Obsessive curiosity can sometimes feel like an albatross across our neck.
I recently got an email from a reader named Eric dealing with “hitting a wall,” and his obsessive curiosity regarding his girlfriend’s diary:
First off, I would like to thank you for your book. I bought it after I continuously obsessed over my girlfriend’s past. Wanting to know every detail was only hurting myself and her for having to disclose this information to me. Your book has kept me retroactive jealousy-free for approximately 6 months now!
My one concern is this recent wall that I have hit. I feel a lot of the obsessive curiosity of the past coming back and was wondering if you had further advice. I usually re-read the book when I feel this way, but for some reason I am leeched on this recent event.
My girlfriend recently misplaced her diary, and accused me of taking it and looking through it. I understand why she would think this way, and assured her I did no such thing… After she got so panicked that I might have read it, my curiosity peaked about what the contents of that book hold… And why they are so sacred to her. I am having such severe trouble keeping away from an “all access” look into the past. Do you have any insight as to what I should do in this situation? Im sure she is just so secretive of it because it is her own thoughts, but I cant help but wonder why…
I know in your book you say that past relationships leave a fleeting mark on a person that should mean nothing.. so in your opinion, why would someone feel the need to keep a record of past relationships?I’m nervous about what is in there. Would something that occurred before she knew me change my opinion of her? We also had “the talk” you mention in your book (before I read your book), and if I saw something groundbreaking that was excluded from “the talk”, theres a part of me that would feel lied to.. But there is the more reasonable side of me (thanks to your book) that says it is something that is none of my business, or might even be regrets that she would be embarrassed to share.Sorry for this long rant. If you have any words of advice, please let me know. In the meantime I am going to re-read the guidebook. Thanks again for everything!
Thanks for your email, Eric.
First off, I think re-reading the book would be valuable to you.
Most of my readers re-read Overcoming Retroactive Jealousy, or watch the videos in the course several times in order for all of the ideas and exercises to really sink in.
But you need to accept that your partner has a right to their past.
Your partner also has a right to privacy, just like you, obsessive curiosity or not. (I’m sure you know this, on an intellectual level at least, but I thought I might remind you…_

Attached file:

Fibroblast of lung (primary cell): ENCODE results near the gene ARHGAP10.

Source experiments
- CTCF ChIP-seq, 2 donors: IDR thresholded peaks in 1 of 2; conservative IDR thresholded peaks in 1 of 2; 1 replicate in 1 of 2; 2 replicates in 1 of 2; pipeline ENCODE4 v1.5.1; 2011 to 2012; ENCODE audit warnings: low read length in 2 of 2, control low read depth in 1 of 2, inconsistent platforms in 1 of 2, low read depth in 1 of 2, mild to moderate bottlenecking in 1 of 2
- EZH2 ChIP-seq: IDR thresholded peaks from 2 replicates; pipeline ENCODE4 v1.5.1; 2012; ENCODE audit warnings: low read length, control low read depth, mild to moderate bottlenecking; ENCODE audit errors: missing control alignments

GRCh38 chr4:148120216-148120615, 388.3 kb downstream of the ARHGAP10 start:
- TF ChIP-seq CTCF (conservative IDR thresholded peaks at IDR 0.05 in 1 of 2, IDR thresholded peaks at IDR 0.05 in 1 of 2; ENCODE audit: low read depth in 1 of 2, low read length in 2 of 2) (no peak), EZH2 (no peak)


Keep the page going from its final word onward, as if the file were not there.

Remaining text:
Retroactive jealousy and obsessive curiosity really messes with your perspective, I know.
And guess what? There’s a very good chance that the details of your girlfriend’s past are… well… flat-out boring. Seriously — if she’s anything like 99% of people who keep a diary, they’re probably mundane, trivial details that don’t matter any more.
They might have been important to her as she was writing them, but not anymore. And they might still mean something to her because they are a record of her growth, maturity, and development, but they’re not as important as what’s happening to her right now.
How do I know that? Because me, you, and 99.9% of other humans function that way — the now is what’s really important to us.
We evolved as a species to place more precedence, importance, significance, etc. on the present, as opposed to the past. It can be downright shocking to feel how quickly we can move on from past relationships, forget details of our past, and lose our connection to people we once loved. The simple truth is this: most of us are interested in living right now, and don’t spend a whole lot of time or energy thinking about or reflecting on the past.
It’s nice to reminisce now and then but I’m wired, as a human being, to care about what’s happening right now — the woman I’m seeing now, my current living situation, my current worries, stresses, and triumphs, etc. Most people function the same.
Ask yourself: how often do you think about your own past?
Probably not much.
So forget about the diary… it really doesn’t matter. It’s almost certain that it’s filled with mundane, predictable details of growing up, just like your diary would be if you kept one.
Focus on living now. Create memorable, incredible experiences that you can share with her right now. Read the book again, make sure you do all of the exercises, and move forward with your girlfriend right now.
That’s the real path to freedom — nothing I say or write to you can substitute for that.
Stay strong, brother.